The ECB targets interest rates rather than exchange rates and in general does not intervene on the foreign exchange rate markets. This is because of the implications of the Mundell–Fleming model, which implies a central bank cannot (without capital controls) maintain interest rate and exchange rate targets simultaneously, because increasing the money supply results in a depreciation of the currency. In the years following the Single European Act, the EU has liberalised its capital markets, and as the ECB has chosen monetary autonomy, the exchange-rate regime of the euro is flexible, or floating. The result of the ECB maintaining historically low interest rates and restricting money supply has been that over the last decade the euro has become expensive relative to the currency of Europe's main trading partners. However, in 2010, the euro started on a sharp decline. Starting at U.S$1.60 in 2008, and dropping to US$1.04 in 2015. The Canadian Dollar despite seeing a decline in value against the USD, has seen a growth in EURO -> [CAD].
Against other major currencies
The euro is the second-most widely held reserve currency on earth after the U.S. dollar. After its introduction on 4 January 1999 its exchange rate against the other major currencies fell reaching its lowest exchange rates in 2000 (25 October vs the U.S. dollar, 26 October vs Japanese Yen, 3 May vs Pound Sterling). Afterwards it regained and its exchange rate reached its historical highest point in 2008 (15 July vs U.S. dollar, 23 July vs Japanese Yen, 29 December vs Pound Sterling). With the advent of the global financial crisis the euro initially fell, only to regain later. Despite pressure due to the European sovereign-debt crisis the euro remained stable. In November 2011 the euro's exchange rate index – measured against currencies of the bloc's major trading partners – was trading almost two percent higher on the year, approximately at the same level as it was before the crisis kicked off in 2007.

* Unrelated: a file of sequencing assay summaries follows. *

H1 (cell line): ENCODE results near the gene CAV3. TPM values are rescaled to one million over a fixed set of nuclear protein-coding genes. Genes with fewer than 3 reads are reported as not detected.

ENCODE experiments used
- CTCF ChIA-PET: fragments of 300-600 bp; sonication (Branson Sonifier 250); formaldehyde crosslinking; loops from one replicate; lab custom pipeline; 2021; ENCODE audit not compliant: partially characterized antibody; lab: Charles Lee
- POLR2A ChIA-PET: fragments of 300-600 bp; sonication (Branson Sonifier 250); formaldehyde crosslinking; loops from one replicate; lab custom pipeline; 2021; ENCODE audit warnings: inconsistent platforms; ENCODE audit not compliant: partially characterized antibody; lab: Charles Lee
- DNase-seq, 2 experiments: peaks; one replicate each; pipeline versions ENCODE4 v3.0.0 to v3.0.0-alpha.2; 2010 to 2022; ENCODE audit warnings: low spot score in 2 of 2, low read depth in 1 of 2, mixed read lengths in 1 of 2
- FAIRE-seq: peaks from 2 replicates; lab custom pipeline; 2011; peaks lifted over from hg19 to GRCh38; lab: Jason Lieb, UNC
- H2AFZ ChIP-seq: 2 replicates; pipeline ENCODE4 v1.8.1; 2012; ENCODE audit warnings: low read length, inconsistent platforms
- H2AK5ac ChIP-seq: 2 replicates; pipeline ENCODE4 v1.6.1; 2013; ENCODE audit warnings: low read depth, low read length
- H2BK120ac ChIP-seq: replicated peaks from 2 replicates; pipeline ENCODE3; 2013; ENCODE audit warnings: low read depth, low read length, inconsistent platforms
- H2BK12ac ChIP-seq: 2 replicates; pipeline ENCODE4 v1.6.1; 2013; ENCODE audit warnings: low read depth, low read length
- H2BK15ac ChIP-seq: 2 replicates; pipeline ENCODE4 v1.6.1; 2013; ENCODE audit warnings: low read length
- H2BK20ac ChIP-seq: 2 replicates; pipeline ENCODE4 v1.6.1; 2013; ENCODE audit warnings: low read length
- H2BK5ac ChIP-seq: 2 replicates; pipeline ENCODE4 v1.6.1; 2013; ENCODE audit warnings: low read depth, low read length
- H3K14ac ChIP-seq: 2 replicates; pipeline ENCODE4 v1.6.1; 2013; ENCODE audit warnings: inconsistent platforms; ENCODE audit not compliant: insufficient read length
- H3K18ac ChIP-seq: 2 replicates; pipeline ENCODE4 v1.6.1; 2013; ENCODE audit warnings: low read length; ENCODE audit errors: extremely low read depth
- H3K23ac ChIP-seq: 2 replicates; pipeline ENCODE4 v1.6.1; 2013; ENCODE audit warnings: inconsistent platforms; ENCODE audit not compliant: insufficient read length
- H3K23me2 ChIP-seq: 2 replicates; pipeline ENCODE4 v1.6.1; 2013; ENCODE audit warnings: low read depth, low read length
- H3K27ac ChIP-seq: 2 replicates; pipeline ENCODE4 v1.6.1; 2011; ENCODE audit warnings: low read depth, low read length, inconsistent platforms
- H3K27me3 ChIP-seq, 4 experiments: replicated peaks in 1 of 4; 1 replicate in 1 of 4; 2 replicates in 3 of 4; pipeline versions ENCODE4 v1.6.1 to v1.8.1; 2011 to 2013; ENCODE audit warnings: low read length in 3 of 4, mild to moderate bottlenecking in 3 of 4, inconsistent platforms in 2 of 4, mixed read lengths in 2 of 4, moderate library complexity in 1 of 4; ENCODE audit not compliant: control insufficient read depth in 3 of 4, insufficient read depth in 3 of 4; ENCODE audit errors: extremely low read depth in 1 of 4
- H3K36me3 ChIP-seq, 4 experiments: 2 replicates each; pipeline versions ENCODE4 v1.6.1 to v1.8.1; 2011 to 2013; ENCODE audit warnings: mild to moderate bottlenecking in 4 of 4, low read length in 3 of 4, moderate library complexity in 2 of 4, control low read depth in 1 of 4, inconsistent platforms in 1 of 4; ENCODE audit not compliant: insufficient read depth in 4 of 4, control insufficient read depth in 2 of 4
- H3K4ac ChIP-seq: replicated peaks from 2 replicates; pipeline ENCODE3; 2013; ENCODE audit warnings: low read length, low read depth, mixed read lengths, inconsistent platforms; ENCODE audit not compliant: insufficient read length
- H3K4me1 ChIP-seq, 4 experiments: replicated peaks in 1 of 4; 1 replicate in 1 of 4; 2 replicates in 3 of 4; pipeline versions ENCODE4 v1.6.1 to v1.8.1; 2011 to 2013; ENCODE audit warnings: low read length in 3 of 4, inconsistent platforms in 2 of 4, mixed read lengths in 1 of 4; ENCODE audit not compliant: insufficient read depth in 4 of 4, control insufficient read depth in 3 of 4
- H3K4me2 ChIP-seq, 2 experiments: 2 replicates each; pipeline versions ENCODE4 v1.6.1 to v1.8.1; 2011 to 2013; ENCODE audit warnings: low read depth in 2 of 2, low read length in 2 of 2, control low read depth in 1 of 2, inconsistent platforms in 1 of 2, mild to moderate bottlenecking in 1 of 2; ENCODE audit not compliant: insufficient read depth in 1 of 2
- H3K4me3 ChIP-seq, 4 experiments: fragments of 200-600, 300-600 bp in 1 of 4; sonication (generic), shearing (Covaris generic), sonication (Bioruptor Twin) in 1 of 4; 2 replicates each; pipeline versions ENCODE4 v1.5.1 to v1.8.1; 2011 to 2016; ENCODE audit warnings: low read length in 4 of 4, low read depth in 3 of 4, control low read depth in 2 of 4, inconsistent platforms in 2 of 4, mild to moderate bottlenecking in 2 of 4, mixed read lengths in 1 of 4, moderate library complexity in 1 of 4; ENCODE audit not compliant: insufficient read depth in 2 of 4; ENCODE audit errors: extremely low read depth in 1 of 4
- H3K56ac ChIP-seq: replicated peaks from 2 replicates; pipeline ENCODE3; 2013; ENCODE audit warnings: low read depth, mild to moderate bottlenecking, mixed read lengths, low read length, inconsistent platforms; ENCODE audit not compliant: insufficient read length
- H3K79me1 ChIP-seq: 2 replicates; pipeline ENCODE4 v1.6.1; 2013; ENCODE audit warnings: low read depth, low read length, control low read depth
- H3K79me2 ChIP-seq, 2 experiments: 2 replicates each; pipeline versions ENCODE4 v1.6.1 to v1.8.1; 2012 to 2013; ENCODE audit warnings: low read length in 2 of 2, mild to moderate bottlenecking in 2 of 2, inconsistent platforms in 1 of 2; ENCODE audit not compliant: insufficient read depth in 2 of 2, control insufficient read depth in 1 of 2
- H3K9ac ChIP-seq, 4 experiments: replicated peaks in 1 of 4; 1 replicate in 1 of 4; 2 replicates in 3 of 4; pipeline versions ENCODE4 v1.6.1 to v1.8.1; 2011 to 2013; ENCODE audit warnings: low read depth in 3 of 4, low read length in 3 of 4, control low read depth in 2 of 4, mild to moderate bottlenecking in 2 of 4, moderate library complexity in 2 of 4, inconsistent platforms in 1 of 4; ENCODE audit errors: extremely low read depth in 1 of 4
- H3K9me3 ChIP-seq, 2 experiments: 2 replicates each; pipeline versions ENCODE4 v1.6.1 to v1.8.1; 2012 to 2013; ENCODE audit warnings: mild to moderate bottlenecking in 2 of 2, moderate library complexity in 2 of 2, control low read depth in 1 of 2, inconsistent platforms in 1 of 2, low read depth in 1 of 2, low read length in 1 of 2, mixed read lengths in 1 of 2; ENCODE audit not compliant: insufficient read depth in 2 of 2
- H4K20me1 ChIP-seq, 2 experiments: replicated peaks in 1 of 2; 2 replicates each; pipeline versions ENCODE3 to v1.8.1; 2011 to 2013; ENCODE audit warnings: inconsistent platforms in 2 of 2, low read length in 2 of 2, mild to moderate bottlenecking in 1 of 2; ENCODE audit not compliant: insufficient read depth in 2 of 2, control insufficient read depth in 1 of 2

- Current and historical exchange rates against 29 other currencies (European Central Bank)
- Current dollar/euro exchange rates (BBC)
- Historical exchange rate from 1971 until now
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The formal titles of the currency are euro for the major unit and cent for the minor (one hundredth) unit and for official use in most eurozone languages; according to the ECB, all languages should use the same spelling for the nominative singular. This may contradict normal rules for word formation in some languages; e.g., those where there is no eu diphthong. Bulgaria has negotiated an exception; euro in the Bulgarian Cyrillic alphabet is spelled as eвро (evro) and not eуро (euro) in all official documents. In the Greek script the term ευρώ (evró) is used; the Greek "cent" coins are denominated in λεπτό/ά (leptó/á). Official practice for English-language EU legislation is to use the words euro and cent as both singular and plural, although the European Commission's Directorate-General for Translation states that the plural forms euros and cents should be used in English.
Nobel memorial prize-winning economist James Meade thought that a central bank should not make price stability the objective of aggregate demand management. When prices are likely to be pushed up due to increase of indirect taxes or adverse terms-of-trade shocks, the surge in prices must be cancelled out by decline in domestic money wage costs, as long as such a price stability policy is adopted. There would be unemployment in the all industrial sectors under a price stabilisation policy, suggesting that in the short run the elasticity of demand for labour is low.